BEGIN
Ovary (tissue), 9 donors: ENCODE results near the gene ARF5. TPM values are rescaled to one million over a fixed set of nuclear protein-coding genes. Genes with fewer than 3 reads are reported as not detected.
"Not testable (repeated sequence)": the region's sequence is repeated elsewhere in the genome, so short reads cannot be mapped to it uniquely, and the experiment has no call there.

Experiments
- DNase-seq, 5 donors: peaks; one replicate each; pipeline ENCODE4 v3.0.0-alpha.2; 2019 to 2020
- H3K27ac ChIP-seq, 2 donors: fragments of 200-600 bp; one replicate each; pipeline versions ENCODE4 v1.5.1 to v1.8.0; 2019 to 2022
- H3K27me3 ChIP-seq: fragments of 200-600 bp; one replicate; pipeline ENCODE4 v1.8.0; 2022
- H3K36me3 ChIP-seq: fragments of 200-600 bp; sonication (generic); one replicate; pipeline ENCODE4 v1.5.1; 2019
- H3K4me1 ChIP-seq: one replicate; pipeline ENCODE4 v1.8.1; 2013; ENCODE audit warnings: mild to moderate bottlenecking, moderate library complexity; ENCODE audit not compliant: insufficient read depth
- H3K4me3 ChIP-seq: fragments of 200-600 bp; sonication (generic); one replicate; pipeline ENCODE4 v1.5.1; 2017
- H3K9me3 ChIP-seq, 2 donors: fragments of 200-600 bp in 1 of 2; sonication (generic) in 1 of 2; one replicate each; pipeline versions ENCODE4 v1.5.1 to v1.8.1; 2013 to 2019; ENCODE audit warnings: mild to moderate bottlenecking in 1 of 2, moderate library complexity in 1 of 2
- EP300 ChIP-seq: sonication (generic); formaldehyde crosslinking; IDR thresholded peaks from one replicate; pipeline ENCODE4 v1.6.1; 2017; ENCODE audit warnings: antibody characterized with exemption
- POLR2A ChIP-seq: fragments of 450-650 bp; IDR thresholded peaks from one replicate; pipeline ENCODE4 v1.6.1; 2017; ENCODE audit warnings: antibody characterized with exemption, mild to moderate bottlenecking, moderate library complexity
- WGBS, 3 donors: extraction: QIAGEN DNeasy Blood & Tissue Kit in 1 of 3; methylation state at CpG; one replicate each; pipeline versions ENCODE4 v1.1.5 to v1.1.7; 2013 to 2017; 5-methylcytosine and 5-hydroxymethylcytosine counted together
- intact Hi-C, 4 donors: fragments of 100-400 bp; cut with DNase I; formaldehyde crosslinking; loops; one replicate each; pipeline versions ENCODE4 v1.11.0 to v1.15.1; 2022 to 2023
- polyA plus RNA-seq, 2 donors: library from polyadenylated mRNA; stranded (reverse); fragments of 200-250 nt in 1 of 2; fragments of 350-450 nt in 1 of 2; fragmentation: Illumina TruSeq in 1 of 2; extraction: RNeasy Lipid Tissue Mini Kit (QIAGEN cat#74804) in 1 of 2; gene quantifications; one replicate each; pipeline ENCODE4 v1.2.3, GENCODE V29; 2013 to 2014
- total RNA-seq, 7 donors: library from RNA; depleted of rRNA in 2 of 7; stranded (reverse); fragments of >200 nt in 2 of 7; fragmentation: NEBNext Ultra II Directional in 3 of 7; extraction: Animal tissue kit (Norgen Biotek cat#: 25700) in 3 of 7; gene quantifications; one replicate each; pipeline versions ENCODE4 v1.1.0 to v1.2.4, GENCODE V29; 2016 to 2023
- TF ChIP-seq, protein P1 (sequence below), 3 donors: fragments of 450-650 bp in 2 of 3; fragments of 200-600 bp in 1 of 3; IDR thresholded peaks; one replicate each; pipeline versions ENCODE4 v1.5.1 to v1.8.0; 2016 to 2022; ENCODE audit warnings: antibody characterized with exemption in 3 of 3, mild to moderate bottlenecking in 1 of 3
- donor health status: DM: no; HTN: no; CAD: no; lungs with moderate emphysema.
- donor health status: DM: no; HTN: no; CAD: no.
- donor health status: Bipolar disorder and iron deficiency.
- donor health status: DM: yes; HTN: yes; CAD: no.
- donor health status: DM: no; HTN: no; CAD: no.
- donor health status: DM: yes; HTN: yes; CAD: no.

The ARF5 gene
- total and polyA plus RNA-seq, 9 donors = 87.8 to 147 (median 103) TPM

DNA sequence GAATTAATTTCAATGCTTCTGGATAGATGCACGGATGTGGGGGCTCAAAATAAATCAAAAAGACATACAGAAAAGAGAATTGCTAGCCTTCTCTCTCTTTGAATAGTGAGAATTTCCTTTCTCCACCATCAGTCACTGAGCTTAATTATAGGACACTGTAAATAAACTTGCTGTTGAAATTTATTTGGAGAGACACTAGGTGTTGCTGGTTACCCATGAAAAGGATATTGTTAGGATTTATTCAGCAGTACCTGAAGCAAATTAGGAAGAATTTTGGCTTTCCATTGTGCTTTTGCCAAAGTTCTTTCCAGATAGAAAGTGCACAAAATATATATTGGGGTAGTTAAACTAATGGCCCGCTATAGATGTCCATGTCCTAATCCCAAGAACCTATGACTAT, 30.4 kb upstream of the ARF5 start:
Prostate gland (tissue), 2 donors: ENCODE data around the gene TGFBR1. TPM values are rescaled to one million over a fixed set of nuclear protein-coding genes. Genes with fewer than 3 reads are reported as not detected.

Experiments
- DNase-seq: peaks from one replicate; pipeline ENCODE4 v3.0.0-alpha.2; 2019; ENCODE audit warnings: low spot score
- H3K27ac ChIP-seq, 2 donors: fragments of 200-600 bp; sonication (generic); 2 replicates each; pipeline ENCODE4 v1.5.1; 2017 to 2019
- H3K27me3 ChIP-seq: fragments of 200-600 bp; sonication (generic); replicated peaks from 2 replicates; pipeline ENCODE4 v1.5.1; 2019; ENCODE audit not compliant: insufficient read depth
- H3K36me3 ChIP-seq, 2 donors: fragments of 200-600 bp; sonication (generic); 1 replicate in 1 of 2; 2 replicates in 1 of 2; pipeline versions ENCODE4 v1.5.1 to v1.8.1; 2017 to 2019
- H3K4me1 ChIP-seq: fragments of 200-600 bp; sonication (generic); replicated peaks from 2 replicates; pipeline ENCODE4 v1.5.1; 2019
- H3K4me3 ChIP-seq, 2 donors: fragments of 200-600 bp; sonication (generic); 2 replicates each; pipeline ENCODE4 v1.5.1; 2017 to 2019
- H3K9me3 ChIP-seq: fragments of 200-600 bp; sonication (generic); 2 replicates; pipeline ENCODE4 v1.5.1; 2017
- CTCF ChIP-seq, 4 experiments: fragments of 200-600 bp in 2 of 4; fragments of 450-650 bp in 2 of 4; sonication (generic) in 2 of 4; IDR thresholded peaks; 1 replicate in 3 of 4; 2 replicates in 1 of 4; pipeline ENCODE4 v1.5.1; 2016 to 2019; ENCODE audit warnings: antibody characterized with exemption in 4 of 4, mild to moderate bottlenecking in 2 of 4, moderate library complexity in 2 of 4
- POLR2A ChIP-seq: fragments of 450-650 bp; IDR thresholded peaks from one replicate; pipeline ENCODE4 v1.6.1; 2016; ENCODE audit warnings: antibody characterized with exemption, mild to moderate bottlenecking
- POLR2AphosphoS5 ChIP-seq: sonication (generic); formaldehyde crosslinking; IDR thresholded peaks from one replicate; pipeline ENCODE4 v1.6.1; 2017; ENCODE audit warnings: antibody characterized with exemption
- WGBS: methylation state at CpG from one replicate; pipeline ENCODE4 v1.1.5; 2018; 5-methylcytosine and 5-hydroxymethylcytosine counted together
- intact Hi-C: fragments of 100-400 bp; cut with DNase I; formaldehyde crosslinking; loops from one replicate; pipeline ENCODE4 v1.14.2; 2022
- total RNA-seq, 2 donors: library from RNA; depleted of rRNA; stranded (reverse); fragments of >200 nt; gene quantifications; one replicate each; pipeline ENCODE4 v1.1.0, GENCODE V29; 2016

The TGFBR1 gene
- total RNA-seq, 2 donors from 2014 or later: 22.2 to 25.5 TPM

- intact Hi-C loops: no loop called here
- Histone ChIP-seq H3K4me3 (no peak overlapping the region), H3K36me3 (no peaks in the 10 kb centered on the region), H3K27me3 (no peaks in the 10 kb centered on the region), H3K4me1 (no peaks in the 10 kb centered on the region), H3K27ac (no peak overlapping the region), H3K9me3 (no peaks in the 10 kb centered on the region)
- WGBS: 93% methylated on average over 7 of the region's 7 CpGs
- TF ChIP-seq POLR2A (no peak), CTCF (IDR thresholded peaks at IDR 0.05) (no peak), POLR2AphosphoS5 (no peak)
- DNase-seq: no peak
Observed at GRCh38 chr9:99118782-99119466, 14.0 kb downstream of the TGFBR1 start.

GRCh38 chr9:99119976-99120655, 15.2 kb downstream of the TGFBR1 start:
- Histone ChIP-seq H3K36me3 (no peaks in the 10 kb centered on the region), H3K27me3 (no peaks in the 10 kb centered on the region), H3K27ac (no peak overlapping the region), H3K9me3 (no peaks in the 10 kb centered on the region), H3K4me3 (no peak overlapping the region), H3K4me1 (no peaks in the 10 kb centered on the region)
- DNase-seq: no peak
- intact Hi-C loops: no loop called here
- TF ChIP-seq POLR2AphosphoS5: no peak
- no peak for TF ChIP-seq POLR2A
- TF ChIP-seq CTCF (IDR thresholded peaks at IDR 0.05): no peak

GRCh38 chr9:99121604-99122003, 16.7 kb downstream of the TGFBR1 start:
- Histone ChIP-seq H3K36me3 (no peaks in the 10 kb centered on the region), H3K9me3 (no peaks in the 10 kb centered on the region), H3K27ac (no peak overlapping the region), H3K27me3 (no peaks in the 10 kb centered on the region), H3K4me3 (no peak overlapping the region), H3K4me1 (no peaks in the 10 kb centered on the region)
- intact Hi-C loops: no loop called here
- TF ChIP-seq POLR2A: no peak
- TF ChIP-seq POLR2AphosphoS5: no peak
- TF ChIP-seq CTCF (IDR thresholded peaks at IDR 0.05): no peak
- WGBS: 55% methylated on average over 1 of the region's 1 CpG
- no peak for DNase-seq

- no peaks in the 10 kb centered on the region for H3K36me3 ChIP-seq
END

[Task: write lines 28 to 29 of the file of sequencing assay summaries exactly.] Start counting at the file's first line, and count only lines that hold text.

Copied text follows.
Experiments
- DNase-seq: peaks from one replicate; pipeline ENCODE4 v3.0.0-alpha.2; 2019; ENCODE audit warnings: low spot score